(CNN) — The Supreme Court says colleges and universities can no longer take race into consideration as a specific basis for granting admission, a landmark decision that overturns long-standing precedent that has benefited Black and Latino students in higher education.

Chief Justice John Roberts wrote the opinion for the conservative majority, saying the Harvard and University of North Carolina admissions programs violated the Equal Protection Clause because they failed to offer “measurable” objectives to justify the use of race. He said the programs involve racial stereotyping, and had no specific end point.

“The Harvard and UNC admissions programs cannot be reconciled with the guarantees of the Equal Protection Clause. Both programs lack sufficiently focused and measurable objectives warranting the use of race, unavoidably employ race in a negative manner, involve racial stereotyping, and lack meaningful end points. We have never permitted admissions programs to work in that way, and we will not do so today,” Roberts wrote.

The majority opinion claims that the court was not expressly overturning prior cases authorizing race-based affirmative action and suggested that how race has affected an applicant’s life can still be part of how their application is considered. But even if the court did not formally end race-based affirmative action in higher education, its analysis will make it practically impossible for colleges and universities to take race into account – as the three Democratic appointees stressed in dissent.

In a lengthy concurrence, Justice Clarence Thomas, the second Black person to join the Supreme Court, spoke in unusually personal terms as he criticized the use of affirmative action policies by colleges and universities, which he described as “rudderless, race-based preferences designed to ensure a particular racial mix in their entering classes.”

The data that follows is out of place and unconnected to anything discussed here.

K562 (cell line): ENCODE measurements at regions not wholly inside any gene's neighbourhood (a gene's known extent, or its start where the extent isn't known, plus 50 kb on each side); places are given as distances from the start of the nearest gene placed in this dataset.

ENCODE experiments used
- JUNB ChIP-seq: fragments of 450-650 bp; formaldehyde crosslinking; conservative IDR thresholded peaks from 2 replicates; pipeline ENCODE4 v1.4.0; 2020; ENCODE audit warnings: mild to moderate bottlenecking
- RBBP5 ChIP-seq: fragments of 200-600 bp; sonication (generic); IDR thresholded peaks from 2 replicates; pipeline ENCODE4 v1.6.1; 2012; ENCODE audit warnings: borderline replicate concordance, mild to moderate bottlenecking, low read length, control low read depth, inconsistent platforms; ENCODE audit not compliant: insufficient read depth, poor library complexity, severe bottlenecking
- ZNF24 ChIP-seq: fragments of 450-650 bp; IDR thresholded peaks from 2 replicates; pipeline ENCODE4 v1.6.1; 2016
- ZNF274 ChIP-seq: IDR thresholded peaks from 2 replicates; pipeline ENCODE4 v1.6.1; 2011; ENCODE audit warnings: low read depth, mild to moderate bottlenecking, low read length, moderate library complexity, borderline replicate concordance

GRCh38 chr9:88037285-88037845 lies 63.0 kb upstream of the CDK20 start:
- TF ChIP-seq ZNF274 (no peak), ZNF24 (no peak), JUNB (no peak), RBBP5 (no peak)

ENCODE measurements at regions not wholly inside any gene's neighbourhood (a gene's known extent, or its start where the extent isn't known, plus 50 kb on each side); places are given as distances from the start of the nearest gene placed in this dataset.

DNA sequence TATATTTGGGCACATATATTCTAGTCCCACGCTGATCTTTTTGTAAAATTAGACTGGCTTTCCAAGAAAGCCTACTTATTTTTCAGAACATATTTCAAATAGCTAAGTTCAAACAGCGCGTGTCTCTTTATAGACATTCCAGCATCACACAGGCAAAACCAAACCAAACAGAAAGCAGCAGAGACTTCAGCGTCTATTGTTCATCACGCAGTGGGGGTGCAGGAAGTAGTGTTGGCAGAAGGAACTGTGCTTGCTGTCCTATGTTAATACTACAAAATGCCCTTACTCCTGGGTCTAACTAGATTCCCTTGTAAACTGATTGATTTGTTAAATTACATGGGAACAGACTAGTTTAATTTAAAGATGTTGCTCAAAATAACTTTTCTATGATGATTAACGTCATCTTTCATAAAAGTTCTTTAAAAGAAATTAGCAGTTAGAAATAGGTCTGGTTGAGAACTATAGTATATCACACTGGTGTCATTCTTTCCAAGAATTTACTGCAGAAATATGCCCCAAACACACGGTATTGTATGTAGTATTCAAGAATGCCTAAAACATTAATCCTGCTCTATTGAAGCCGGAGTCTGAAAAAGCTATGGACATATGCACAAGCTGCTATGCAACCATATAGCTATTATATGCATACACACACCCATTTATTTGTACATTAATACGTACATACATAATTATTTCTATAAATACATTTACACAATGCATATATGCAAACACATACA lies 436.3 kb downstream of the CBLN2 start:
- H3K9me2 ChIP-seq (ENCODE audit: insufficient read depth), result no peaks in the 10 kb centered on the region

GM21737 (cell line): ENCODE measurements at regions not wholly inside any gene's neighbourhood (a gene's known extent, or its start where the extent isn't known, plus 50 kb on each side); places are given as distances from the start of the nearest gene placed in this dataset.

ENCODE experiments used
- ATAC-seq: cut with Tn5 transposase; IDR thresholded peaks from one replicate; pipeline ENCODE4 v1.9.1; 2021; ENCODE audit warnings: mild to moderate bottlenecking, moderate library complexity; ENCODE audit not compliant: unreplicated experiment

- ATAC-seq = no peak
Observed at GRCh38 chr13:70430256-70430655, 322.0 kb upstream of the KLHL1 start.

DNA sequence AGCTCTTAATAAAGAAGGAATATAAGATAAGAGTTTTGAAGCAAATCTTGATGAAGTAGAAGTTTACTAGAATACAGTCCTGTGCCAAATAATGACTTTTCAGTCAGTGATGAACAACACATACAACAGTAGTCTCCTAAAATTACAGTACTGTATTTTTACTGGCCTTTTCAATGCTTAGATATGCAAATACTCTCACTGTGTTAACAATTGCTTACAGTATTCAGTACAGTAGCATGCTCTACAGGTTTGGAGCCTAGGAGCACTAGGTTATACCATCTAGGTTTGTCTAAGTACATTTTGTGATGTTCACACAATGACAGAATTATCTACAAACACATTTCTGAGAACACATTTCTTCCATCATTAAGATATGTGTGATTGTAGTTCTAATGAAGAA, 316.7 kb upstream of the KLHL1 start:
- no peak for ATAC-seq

“While I am painfully aware of the social and economic ravages which have befallen my race and all who suffer discrimination, I hold out enduring hope that this country will live up to its principles so clearly enunciated in the Declaration of Independence and the Constitution of the United States: that all men are created equal, are equal citizens, and must be treated equally before the law,” Thomas wrote.

Justice Sonia Sotomayor, joined by Justice Elena Kagan and Ketanji Brown Jackson, issued a fiery dissent, saying the opinion “rolls back decades of precedent and momentous progress.”

“The result of today’s decision is that a person’s skin color may play a role in assessing individualized suspicion, but it cannot play a role in assessing that person’s individualized contributions to a diverse learning environment,” Sotomayor wrote. “That indefensible reading of the Constitution is not grounded in law and subverts the Fourteenth Amendment’s guarantee of equal protection.”

Long fight to end affirmative action

Challengers in the case targeted Harvard and the University of North Carolina, arguing that their programs violate equal protection principles, dashed the promise of a colorblind society and discriminated against Asian Americans. They asked the court to overturn precedent and insist that higher education should explore and further develop race-neutral alternatives to achieve diversity.

A conservative group, Students for Fair Admissions was behind both challenges.

SSFA argued the UNC and Harvard policies violated Title VI of the 1964 Civil Rights Act that prohibits schools receiving federal funds from discriminating based on race as well. The lawyers also argued that the UNC violated the 14th Amendment’s guarantee of equal protection under the law, which covers state universities.

Lower US courts had ruled in favor of the schools, finding that that the programs used race in a sufficiently limited way to fulfill a compelling interest in diversity.